By Amanda Bellaby (Queensland University of Technology) and Michael Sankey (Griffith University)
Prior to COVID-19, the higher education sector had long recognised educational design as an area of professional expertise across diverse areas such as course design, academic mentorship and collaboration, project management and educational research (Brown, et al., 2020). Not surprising then, during this crisis Educational Designers* (EDs) have experienced an increased demand for their expertise, particularly in online learning.
Whilst the sector is acutely aware of the increased workload and added stresses experienced by academic staff struggling to move online (Houlden & Veletsianos 2020), and the challenges faced by many discipline-based teachers who may lack of deep knowledge of the pedagogical practices required for online learning (Rapanta et al., 2020), less understood is how EDs are currently being impacted. Where previously, EDs reported difficulties in partnering with academics, they are now enjoying more meaningful collaborative relationships by contributing systematic knowledge and intellectual capital in moving courses online, while at the same time, upskilling academic staff and providing much needed pastoral support. Although the current crisis has delivered devastating effects for the sector, it has also curiously delivered a much-needed moral boost to EDs, as their roles are now being recognised as high-level professionals.
To quantify this in some way, we (the authors) conducted a semi-structured qualitative study of those working in the field of educational design, to consider how COVID-19 has impacted the ways EDs complete their work, the types of issues they are facing, and the solutions they are contributing. The study used a single, open-ended question, asking participants to reflect on their real-life experiences in dealing with their day-to-day work implications, through the following question:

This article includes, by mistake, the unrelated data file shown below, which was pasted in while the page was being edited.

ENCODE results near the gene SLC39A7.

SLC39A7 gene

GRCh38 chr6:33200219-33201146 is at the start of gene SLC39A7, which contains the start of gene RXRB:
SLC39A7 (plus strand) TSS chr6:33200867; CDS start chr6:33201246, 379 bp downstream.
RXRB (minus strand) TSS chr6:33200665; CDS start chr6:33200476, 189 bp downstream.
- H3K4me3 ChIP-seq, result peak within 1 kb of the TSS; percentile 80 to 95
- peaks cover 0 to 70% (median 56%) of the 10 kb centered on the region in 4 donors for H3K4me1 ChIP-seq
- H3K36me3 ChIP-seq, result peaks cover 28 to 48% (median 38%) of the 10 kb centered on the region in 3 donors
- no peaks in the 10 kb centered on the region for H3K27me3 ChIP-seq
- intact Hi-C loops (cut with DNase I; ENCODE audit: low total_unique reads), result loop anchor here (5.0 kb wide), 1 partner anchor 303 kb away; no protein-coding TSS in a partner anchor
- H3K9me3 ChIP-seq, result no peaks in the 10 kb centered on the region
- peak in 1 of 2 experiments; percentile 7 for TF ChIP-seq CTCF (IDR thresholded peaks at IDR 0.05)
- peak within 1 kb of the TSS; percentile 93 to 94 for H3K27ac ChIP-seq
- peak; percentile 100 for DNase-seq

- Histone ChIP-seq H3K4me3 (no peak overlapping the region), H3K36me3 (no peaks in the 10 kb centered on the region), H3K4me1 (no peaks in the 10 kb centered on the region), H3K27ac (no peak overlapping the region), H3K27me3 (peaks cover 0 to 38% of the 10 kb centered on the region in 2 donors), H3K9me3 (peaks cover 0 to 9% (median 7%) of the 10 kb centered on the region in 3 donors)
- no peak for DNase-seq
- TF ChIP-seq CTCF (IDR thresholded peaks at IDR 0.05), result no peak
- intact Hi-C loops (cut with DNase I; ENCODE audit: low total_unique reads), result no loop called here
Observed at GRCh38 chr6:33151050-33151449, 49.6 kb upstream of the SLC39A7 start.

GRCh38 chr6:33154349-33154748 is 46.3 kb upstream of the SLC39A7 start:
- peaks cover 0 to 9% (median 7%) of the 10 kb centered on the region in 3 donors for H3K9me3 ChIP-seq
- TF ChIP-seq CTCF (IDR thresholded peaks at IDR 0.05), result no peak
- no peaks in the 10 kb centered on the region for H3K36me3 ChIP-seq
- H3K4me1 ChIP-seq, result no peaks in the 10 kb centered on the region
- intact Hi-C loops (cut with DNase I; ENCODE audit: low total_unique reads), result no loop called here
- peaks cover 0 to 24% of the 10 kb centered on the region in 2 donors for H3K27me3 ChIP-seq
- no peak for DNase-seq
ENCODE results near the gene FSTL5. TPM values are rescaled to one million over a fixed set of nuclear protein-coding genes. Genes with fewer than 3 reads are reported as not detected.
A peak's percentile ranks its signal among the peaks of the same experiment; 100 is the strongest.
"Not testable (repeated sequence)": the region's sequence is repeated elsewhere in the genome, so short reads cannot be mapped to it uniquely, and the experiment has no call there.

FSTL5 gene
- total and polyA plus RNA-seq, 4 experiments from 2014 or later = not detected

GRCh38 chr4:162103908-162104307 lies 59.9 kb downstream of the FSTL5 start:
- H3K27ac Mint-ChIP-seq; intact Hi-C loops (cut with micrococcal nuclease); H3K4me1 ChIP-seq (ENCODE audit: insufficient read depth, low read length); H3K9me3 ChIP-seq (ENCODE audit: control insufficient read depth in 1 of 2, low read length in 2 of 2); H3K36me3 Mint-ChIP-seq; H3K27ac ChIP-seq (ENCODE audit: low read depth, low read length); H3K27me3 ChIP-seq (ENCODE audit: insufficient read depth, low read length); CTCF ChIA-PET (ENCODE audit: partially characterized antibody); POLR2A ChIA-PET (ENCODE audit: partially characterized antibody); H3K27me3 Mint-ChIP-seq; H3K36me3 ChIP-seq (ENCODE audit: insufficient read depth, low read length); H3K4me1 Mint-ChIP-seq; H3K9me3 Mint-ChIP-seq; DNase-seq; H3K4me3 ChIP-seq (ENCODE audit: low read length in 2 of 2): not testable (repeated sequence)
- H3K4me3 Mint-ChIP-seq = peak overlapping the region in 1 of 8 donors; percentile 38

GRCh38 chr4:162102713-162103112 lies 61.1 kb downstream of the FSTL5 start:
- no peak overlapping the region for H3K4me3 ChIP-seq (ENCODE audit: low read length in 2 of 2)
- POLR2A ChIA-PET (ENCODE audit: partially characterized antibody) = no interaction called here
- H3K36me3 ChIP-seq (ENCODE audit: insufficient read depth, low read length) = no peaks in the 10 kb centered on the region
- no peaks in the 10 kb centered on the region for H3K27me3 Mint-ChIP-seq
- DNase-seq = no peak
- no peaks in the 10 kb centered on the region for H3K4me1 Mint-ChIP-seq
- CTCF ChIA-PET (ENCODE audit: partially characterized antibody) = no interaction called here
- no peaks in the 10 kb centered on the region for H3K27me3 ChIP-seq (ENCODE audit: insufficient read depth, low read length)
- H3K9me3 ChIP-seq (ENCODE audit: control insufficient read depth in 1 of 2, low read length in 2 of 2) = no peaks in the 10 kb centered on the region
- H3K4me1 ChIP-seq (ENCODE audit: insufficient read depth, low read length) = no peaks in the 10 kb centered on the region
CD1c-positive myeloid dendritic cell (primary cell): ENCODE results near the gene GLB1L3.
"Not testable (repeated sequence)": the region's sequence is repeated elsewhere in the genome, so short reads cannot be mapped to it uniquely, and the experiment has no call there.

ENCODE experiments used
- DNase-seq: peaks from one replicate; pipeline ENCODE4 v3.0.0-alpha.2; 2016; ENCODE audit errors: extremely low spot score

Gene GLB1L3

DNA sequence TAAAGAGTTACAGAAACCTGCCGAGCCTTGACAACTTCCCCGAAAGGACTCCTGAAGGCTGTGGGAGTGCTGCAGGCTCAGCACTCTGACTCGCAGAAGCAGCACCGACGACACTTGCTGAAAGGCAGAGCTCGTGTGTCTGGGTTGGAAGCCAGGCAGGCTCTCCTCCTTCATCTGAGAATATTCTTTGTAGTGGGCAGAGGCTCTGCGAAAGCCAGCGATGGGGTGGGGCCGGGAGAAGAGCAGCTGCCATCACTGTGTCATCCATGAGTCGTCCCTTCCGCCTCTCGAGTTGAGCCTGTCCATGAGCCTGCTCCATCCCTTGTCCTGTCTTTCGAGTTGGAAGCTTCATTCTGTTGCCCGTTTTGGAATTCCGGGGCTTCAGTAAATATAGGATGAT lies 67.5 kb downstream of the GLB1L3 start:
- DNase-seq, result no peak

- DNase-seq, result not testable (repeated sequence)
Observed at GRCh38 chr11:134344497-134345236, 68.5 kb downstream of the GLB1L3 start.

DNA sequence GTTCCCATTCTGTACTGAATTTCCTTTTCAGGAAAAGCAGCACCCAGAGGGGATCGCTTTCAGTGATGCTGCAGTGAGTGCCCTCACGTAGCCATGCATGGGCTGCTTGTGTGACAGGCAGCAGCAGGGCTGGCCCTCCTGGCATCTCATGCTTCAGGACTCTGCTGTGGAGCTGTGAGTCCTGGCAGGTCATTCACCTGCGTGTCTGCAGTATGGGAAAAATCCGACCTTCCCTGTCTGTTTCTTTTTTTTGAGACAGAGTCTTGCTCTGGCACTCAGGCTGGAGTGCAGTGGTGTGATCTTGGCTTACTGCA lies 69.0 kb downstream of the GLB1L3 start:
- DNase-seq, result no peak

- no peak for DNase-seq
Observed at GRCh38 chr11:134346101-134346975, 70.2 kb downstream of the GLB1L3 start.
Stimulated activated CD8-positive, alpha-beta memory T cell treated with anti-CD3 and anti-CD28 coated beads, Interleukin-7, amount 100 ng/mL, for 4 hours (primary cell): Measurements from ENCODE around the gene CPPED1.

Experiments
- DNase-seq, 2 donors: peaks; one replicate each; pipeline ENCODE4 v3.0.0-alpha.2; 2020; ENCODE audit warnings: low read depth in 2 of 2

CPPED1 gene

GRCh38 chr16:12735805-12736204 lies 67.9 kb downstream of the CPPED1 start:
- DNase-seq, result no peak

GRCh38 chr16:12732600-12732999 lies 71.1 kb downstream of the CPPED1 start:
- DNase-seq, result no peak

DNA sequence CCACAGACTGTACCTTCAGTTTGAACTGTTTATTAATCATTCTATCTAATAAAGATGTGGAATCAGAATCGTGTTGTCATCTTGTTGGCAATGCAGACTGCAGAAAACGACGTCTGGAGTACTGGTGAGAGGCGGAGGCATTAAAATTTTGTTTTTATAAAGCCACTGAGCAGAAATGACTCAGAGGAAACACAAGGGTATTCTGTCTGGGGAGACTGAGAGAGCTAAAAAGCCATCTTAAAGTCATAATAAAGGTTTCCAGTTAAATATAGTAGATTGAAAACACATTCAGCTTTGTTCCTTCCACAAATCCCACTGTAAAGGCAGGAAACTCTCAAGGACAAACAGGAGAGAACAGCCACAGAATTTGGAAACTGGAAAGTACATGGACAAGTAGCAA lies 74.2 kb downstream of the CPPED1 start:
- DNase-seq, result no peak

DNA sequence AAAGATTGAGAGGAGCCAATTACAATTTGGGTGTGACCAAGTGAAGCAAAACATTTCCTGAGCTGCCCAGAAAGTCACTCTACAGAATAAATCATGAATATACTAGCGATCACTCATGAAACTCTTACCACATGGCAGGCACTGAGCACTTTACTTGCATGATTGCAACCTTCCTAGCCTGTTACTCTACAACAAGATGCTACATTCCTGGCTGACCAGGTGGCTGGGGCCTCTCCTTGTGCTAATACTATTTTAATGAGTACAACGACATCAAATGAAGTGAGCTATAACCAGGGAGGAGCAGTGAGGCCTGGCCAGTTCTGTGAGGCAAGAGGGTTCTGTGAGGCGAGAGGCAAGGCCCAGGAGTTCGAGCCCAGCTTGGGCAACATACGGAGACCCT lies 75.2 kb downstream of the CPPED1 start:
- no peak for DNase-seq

Q: What is your role title and in what ways has your role changed in response to COVID-19? What do you feel you have been able to contribute? Please provide examples where possible.
Although appearing as one question, within was nested three questions, asking participants to identify their role and then two sub question designed to elicit fuller responses. The survey elicited 90 responses of an average length of 180 words. This allowed us to identify a broader range of activities being undertaken.
32 respondents (36%) used the word ‘Designer’ in the role title; 6 more had the word ‘Design’; 16 respondents (18%) were ‘Learning Designers’ (or have that phrase in the role title) and 12 respondents identified as Educational Designer (Figure 1). 27 (30%) of respondents’ role title show that they had management or coordinating responsibilities.
64 (71%) respondents claimed that changes to their roles had been very or quite significant (Figure 2). A recent recruit even declared that their role was drastically different to what they had been employed to do. 25 (28%) respondents explained they were now performing duties that were previously only a small part of their work. Some even reported they had actually been redeployed or reassigned.
EDs identified their most significant contribution was helping academics successfully transition and migrate their learning and teaching activities to online (Figure 3). Whilst some reported this has manifested into providing rudimentary technical support, checking units for copyright compliance and fixing broken links, others spoke of novel opportunities to flex creative muscles that had otherwise remained dormant.